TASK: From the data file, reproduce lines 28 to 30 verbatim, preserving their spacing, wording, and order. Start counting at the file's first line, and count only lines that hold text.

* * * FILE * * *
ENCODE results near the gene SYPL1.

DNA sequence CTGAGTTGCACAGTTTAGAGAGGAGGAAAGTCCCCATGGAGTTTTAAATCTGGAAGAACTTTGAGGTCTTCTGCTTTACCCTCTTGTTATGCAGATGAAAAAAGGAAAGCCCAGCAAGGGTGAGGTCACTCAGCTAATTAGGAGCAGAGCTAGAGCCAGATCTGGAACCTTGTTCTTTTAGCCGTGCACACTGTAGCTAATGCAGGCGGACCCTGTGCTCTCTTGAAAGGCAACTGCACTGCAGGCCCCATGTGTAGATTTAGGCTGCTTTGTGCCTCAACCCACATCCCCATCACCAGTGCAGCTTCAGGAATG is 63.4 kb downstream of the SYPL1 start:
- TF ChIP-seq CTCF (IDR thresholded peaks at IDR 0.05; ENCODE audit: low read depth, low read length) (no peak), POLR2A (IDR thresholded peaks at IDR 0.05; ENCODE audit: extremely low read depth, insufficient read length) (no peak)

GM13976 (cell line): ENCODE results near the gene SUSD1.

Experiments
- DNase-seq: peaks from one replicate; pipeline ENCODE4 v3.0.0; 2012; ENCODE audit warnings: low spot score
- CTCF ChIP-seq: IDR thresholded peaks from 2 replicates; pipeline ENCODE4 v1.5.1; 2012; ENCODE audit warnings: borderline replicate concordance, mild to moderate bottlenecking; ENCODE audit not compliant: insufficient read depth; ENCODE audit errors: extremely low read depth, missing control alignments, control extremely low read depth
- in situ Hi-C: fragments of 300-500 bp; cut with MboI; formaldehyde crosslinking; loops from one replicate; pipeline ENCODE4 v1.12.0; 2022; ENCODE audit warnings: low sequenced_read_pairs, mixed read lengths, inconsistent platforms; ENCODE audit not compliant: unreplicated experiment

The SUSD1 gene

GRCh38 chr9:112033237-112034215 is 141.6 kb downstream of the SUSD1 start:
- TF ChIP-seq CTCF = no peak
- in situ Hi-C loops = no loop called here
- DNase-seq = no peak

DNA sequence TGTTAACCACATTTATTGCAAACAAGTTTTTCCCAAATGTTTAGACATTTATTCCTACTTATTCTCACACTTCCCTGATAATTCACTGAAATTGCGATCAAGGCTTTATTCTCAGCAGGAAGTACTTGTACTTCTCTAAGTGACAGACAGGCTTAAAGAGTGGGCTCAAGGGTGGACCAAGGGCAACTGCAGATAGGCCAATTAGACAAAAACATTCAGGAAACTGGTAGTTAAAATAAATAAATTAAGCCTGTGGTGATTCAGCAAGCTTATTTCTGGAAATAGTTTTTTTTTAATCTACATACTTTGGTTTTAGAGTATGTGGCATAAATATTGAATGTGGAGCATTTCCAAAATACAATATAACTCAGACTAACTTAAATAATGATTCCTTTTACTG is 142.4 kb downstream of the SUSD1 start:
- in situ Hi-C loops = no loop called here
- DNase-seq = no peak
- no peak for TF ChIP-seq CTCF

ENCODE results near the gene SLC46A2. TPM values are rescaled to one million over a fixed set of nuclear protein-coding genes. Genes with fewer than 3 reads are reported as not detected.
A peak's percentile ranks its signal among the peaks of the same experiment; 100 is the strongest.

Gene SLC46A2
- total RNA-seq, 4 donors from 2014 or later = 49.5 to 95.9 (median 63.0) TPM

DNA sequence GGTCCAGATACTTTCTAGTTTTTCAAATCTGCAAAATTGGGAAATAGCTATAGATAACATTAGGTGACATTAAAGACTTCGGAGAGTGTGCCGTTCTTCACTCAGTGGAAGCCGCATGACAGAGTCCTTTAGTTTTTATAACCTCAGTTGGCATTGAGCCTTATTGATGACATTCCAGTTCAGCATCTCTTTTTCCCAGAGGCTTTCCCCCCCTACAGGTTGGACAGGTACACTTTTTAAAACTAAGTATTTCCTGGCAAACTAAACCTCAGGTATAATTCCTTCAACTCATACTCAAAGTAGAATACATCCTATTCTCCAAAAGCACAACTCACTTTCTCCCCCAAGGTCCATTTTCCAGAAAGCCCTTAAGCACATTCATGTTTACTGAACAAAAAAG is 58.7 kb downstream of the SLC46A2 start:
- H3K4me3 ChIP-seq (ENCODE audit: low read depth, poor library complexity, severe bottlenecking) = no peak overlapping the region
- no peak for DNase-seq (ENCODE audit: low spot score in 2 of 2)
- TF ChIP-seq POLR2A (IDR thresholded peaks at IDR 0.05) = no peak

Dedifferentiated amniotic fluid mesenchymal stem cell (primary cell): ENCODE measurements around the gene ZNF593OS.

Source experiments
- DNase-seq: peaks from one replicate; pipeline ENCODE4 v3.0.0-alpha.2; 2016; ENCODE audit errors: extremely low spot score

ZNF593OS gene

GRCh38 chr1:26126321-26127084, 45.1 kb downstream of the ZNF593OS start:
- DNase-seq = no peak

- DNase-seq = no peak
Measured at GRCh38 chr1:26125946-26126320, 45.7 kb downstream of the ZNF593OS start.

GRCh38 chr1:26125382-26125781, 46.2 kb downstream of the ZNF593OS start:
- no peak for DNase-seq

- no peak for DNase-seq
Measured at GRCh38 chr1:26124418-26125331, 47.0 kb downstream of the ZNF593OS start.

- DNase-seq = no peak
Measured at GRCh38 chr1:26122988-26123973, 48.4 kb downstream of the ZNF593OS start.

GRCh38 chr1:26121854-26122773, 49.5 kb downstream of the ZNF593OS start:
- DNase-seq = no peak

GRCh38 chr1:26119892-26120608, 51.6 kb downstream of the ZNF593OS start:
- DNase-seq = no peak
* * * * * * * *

- DNase-seq: peaks from one replicate; pipeline ENCODE4 v3.0.0-alpha.2; 2016; ENCODE audit errors: extremely low spot score

ZNF593OS gene

GRCh38 chr1:26126321-26127084, 45.1 kb downstream of the ZNF593OS start: